In general, backwards causality can be paradoxical. For example, if in 2020 I send a message to myself in 2015 and say: "Don't send this message", then that's a paradox. Obviously, in time-symmetric quantum mechanics, causal influences sent into the past are fuzzy or uncertain enough that one can't send a coherent message. So consistency is saved by uncertainty. That's similar to the case of the Bohm-DeBroglie interpretation of QM--in that interpretation, there are faster-than-light influences, but they are microscopic and cannot be used to send FTL messages.
     
  9. May 5, 2015 #8

    wabbit

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    I haven't read this version, I but I think the authors claims is very different from that - actually they do not claim any real backward causality, they only claim that using a notion of causality which includes "A causes B but A cannot actually change B".

    In a time reversal, of course if we start from a different future we get a different past. But this is not mysterious at all.

    I apologize here, I realize that I am discussing those same issues in at least two threads at the same time, and it may be tangential to both. I should probably start a fresh thread instead asking about causality and time reversal, excluding collapse and similar things since such interpretations do not help me understand things better at all.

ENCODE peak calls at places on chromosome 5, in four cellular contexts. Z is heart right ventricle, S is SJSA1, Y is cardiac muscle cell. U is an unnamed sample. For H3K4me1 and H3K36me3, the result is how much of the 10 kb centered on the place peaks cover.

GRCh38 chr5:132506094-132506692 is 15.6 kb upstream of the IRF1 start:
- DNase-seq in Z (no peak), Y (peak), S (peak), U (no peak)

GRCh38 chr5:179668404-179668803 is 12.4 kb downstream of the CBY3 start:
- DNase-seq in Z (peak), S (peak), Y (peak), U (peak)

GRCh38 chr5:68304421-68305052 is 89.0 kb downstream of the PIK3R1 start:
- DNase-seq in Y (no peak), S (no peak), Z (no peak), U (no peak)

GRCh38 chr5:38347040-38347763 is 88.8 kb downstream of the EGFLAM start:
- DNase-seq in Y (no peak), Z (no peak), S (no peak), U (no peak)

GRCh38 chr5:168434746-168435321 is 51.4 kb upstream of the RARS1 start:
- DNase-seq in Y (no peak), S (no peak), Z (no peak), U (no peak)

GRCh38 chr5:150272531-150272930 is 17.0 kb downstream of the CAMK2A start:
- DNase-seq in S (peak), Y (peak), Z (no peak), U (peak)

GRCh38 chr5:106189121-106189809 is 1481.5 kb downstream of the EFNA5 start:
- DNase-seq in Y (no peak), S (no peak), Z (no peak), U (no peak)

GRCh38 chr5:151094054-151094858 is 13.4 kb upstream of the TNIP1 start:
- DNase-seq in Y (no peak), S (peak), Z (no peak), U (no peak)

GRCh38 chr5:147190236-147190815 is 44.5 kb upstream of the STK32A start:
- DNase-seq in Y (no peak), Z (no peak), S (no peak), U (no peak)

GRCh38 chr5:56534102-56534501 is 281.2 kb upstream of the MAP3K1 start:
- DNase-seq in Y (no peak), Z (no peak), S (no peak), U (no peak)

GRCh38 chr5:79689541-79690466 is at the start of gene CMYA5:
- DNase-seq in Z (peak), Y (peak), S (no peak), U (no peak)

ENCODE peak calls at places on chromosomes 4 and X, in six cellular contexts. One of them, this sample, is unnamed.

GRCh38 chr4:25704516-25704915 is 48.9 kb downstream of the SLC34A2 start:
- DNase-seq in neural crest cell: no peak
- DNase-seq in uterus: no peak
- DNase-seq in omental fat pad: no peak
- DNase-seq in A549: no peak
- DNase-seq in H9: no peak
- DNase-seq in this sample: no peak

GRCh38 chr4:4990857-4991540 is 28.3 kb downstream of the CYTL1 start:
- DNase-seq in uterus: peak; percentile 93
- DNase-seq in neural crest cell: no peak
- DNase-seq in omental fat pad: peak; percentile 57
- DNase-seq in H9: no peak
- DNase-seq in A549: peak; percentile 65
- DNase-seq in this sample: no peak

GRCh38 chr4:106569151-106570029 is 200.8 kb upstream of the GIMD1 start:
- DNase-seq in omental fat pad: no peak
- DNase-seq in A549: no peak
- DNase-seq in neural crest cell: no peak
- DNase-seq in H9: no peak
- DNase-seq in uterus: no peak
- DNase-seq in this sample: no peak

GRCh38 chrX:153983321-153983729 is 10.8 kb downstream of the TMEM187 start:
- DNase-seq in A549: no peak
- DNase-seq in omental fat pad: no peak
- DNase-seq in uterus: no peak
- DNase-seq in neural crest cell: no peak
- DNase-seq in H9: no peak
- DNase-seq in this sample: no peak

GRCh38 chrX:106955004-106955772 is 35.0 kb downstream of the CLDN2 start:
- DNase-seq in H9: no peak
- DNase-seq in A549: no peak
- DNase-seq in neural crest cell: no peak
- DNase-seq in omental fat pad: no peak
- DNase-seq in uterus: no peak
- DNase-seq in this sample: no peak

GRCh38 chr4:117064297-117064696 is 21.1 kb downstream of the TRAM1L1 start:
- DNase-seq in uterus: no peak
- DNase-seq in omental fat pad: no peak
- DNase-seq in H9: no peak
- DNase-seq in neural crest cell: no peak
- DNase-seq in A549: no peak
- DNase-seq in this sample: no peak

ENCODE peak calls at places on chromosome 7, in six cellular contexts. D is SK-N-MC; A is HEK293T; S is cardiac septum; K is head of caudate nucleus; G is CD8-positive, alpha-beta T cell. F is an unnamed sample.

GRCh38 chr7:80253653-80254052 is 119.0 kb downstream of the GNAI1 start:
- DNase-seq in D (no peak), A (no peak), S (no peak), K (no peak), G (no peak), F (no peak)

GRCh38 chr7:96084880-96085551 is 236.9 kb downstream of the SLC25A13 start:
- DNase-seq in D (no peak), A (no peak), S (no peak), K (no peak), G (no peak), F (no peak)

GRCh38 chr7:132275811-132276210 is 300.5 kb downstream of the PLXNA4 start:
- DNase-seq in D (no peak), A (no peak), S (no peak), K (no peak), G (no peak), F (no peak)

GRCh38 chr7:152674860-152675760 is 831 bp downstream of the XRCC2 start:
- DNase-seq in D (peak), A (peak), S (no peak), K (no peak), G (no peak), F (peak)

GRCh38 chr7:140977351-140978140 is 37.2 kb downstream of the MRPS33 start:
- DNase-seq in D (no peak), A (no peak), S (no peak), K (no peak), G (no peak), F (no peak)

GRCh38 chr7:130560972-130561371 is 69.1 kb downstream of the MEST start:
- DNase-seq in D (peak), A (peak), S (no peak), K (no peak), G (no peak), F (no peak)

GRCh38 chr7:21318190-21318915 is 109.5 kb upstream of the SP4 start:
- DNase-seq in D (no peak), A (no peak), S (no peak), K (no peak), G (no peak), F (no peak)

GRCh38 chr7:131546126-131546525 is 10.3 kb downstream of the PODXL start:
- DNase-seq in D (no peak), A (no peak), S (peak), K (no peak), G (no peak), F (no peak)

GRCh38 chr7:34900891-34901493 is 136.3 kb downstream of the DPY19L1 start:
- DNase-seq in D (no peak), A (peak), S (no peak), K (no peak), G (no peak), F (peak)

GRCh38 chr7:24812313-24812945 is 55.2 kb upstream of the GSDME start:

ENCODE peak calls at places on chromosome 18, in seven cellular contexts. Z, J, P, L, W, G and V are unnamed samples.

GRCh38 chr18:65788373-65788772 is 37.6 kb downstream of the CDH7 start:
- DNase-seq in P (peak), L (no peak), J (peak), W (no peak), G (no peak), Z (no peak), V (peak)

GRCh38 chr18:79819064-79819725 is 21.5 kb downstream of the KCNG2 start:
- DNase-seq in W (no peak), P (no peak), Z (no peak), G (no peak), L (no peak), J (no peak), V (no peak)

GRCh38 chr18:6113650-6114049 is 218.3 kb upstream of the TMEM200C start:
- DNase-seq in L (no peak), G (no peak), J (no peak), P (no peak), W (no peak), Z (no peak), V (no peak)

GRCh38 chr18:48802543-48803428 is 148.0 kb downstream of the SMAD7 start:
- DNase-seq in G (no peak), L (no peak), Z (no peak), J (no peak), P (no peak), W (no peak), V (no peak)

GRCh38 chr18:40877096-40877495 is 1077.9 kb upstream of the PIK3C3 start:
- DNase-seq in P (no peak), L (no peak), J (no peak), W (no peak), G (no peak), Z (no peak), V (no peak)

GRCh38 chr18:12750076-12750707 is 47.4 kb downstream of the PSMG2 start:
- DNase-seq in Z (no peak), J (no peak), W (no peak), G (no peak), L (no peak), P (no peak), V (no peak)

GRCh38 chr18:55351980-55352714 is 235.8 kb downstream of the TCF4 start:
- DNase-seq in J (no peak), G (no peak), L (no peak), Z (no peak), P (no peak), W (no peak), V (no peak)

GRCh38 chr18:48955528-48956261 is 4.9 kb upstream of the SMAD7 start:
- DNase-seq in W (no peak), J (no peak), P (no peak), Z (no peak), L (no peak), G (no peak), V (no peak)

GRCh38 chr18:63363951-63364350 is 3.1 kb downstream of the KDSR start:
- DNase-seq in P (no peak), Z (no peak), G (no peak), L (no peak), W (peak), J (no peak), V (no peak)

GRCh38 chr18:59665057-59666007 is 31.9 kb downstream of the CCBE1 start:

Last edited: May 5, 2015
  10. May 5, 2015 #9

    stevendaryl

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    Actually, that's the delicate balancing act that several different interpretations of quantum mechanics have to perform. How can you have causal influences that propagate, but make sure that those influences don't actually affect anything?
     
  11. May 5, 2015 #10

    wabbit

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    Yes. My non-specialist impression is that the issue doesn't come from QM (not only at least) but from the difficulty of intuitive reasonning with conditional probabilities that such interpretations often include in a somewhat implicit way, which is why I usually try to steer clear of them.
     
  12. May 5, 2015 #11
    How would one test an event that has not taken place yet that will affect events that have or already are taking place? Wouldn't you have to know the future even prior to the experiment?
     
  13. May 5, 2015 #12

    wabbit

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    I agree. We know that if A is true then B is true. So we say "A causes B". But this is equivalent logically to "not B causes not A". I suspect that if we do not decide first that by causality we mean forward causality, the exclusion of backward causality will not magically appear by itself.

    I am reading Rovelli's papers on this topic, which seem to gradually lift the fog in my mind, though I am still confused:)
     
  14. May 5, 2015 #13

    atyy

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    In Newtonian physics, the future causes the past. This can be shown to be equivalent to the past causing the future. So to test whether the future causes the past, you just need to test whether the past causes the future.